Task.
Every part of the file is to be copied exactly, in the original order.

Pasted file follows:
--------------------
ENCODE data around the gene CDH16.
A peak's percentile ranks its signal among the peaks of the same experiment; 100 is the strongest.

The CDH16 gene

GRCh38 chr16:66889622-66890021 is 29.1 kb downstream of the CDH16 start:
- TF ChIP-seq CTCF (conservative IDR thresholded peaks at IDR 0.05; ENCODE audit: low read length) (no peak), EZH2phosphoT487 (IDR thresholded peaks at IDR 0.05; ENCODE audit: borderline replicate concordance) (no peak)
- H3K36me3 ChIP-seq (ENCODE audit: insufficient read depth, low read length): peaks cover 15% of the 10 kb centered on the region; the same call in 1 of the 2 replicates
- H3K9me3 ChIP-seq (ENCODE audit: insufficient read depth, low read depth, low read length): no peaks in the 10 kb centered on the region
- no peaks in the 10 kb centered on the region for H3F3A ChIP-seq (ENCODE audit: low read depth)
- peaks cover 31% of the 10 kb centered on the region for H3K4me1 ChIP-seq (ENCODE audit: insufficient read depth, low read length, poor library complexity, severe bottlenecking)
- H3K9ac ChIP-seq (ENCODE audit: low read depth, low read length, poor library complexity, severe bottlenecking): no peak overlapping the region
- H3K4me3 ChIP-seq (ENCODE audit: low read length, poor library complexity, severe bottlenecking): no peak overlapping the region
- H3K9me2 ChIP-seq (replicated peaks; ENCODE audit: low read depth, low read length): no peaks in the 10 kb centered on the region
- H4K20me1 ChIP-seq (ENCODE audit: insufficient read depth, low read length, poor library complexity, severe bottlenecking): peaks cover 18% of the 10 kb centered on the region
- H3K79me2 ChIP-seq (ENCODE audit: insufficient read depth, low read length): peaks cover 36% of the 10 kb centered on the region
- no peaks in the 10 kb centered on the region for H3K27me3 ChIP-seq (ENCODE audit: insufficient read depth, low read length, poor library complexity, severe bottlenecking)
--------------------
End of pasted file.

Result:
ENCODE data around the gene CDH16.
A peak's percentile ranks its signal among the peaks of the same experiment; 100 is the strongest.

The CDH16 gene

GRCh38 chr16:66889622-66890021 is 29.1 kb downstream of the CDH16 start:
- TF ChIP-seq CTCF (conservative IDR thresholded peaks at IDR 0.05; ENCODE audit: low read length) (no peak), EZH2phosphoT487 (IDR thresholded peaks at IDR 0.05; ENCODE audit: borderline replicate concordance) (no peak)
- H3K36me3 ChIP-seq (ENCODE audit: insufficient read depth, low read length): peaks cover 15% of the 10 kb centered on the region; the same call in 1 of the 2 replicates
- H3K9me3 ChIP-seq (ENCODE audit: insufficient read depth, low read depth, low read length): no peaks in the 10 kb centered on the region
- no peaks in the 10 kb centered on the region for H3F3A ChIP-seq (ENCODE audit: low read depth)
- peaks cover 31% of the 10 kb centered on the region for H3K4me1 ChIP-seq (ENCODE audit: insufficient read depth, low read length, poor library complexity, severe bottlenecking)
- H3K9ac ChIP-seq (ENCODE audit: low read depth, low read length, poor library complexity, severe bottlenecking): no peak overlapping the region
- H3K4me3 ChIP-seq (ENCODE audit: low read length, poor library complexity, severe bottlenecking): no peak overlapping the region
- H3K9me2 ChIP-seq (replicated peaks; ENCODE audit: low read depth, low read length): no peaks in the 10 kb centered on the region
- H4K20me1 ChIP-seq (ENCODE audit: insufficient read depth, low read length, poor library complexity, severe bottlenecking): peaks cover 18% of the 10 kb centered on the region
- H3K79me2 ChIP-seq (ENCODE audit: insufficient read depth, low read length): peaks cover 36% of the 10 kb centered on the region
- no peaks in the 10 kb centered on the region for H3K27me3 ChIP-seq (ENCODE audit: insufficient read depth, low read length, poor library complexity, severe bottlenecking)